The two Republicans vying for a two-year term on the Arizona Corporation Commission (search) differed Tuesday on whether the state should require electricity providers to provide set amounts of energy from renewable sources.

Appointed incumbent Kris Mayes (search) and challenger Carl Seel (search) also used a debate to spar over their experience and qualifications to serve on the commission, a five-member elected panel that regulates utilities, securities dealers and pipeline and railroad safety.

Power companies regulated by the commission now must produce nearly 1 percent of their electricity from renewable sources, with 60 percent of that amount coming from solar.

Mayes said she would favor hiking the "environmental portfolio" standard to 10 or 15 percent to diversify the sources of supply.

"Clearly we need to only expand in this area," she said.

Seel said he was reluctant to impose a mandate and instead would like to encourage providers to invest in technological improvements that would eventually drive down the cost of renewable energy and make it more competitive with power from nonrenewable sources.

"I'm not excited to regulate and say you the consumer have to pay more," he said.

Mayes defended the mandate, saying it is what is pushing utilities to go beyond traditional sources of power.

"There are a lot of renewable sources that are totally, completely competitive. Solar is not quite there," she said.

Seel in his opening statement made a veiled reference to Mayes' ties to Democratic Gov. Janet Napolitano and then in his closing statement explicitly cited those links.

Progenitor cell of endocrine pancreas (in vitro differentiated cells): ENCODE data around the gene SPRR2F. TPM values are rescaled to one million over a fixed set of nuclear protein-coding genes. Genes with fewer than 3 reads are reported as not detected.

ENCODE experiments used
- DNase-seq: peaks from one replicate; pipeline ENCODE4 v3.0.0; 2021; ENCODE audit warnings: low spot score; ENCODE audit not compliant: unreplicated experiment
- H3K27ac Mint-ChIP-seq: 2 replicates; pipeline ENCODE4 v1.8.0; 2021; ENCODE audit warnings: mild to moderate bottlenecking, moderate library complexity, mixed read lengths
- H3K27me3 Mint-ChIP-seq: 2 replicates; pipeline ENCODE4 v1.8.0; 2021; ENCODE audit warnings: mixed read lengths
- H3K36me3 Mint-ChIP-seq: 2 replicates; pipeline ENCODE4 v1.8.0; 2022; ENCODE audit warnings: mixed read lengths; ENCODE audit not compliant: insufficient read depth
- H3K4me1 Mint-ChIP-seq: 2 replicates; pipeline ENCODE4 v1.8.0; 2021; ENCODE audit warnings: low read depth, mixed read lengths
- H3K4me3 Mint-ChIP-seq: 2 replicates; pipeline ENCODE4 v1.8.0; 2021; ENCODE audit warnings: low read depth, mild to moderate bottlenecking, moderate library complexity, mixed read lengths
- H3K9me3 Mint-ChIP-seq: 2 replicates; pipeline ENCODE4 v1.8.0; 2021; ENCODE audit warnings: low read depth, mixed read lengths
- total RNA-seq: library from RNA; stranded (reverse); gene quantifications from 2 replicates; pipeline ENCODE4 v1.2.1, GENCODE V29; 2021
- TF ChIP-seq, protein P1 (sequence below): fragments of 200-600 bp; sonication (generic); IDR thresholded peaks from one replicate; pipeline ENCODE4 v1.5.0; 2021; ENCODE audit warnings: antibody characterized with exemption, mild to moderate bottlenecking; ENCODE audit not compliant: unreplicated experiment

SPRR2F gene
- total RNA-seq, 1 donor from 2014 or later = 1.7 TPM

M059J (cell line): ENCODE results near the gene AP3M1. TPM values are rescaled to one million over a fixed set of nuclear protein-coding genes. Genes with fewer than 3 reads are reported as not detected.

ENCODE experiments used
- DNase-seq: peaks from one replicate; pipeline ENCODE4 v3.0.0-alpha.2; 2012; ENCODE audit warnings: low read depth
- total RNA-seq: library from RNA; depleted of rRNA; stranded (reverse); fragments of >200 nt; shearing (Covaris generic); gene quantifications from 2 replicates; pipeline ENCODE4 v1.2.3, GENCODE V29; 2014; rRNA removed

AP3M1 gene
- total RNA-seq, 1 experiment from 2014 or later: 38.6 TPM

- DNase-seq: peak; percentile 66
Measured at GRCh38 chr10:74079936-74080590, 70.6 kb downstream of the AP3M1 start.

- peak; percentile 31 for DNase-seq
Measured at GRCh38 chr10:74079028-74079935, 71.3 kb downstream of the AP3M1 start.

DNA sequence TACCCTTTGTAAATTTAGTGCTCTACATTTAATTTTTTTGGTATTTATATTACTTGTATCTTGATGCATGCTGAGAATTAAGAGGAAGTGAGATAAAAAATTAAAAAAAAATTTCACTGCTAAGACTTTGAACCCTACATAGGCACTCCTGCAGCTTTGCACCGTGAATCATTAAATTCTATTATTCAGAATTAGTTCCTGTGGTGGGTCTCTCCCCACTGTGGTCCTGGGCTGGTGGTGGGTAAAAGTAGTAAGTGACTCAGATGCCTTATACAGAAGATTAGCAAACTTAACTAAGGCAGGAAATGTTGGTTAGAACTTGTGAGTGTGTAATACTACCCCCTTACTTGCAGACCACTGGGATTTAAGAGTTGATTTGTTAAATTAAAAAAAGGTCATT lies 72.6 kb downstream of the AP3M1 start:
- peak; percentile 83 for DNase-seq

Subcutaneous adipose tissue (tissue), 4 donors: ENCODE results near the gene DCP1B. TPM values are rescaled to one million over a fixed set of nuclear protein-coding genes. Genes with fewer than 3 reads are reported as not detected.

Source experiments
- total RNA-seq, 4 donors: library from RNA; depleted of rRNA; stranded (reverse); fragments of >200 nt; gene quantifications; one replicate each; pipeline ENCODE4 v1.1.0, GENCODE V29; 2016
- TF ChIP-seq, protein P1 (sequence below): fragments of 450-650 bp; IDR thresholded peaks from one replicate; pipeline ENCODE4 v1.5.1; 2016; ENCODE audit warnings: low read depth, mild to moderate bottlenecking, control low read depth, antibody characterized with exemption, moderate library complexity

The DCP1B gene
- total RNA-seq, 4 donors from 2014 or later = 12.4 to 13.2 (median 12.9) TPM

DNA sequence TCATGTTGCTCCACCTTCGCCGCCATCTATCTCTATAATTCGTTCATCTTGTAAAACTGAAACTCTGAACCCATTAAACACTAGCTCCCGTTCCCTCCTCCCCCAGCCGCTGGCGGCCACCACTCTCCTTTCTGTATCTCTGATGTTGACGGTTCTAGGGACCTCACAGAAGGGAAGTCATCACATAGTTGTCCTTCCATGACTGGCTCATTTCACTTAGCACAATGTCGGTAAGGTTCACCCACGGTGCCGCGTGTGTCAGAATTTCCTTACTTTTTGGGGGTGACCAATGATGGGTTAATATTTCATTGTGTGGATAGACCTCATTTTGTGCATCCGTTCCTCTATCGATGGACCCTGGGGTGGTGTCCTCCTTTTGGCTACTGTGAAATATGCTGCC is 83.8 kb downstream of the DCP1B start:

"This is a Republican primary," Seel said. "My opponent forgot to mention that she was appointed by Napolitano."

Mayes, a former press secretary to Napolitano, had given her closing statement first and did not respond to Seel's jab.

During earlier responses to questions posed by the moderator, Mayes she cited her 10 months of experience on the commission and corrected Seel on several points he made about the commission's functions.

"Kinder Morgan did pay for that test," Mayes said after Seel said the Houston-based pipeline company should pick up the tab for a safety check on a gasoline pipeline.

Napolitano appointed Mayes to fill a commission vacancy created by Jim Irvin's resignation to avoid impeachment proceedings. State law required the governor to pick a replacement from the same party as Irvin, a Republican.

Three other incumbent Republicans are being challenged by three Democrats for full four-year terms on the commission. None face primary challenges.

The debate was held at the University of Advanced Technology and sponsored by the Citizens Clean Elections Commission and the Arizona Telecommunications and Information Council.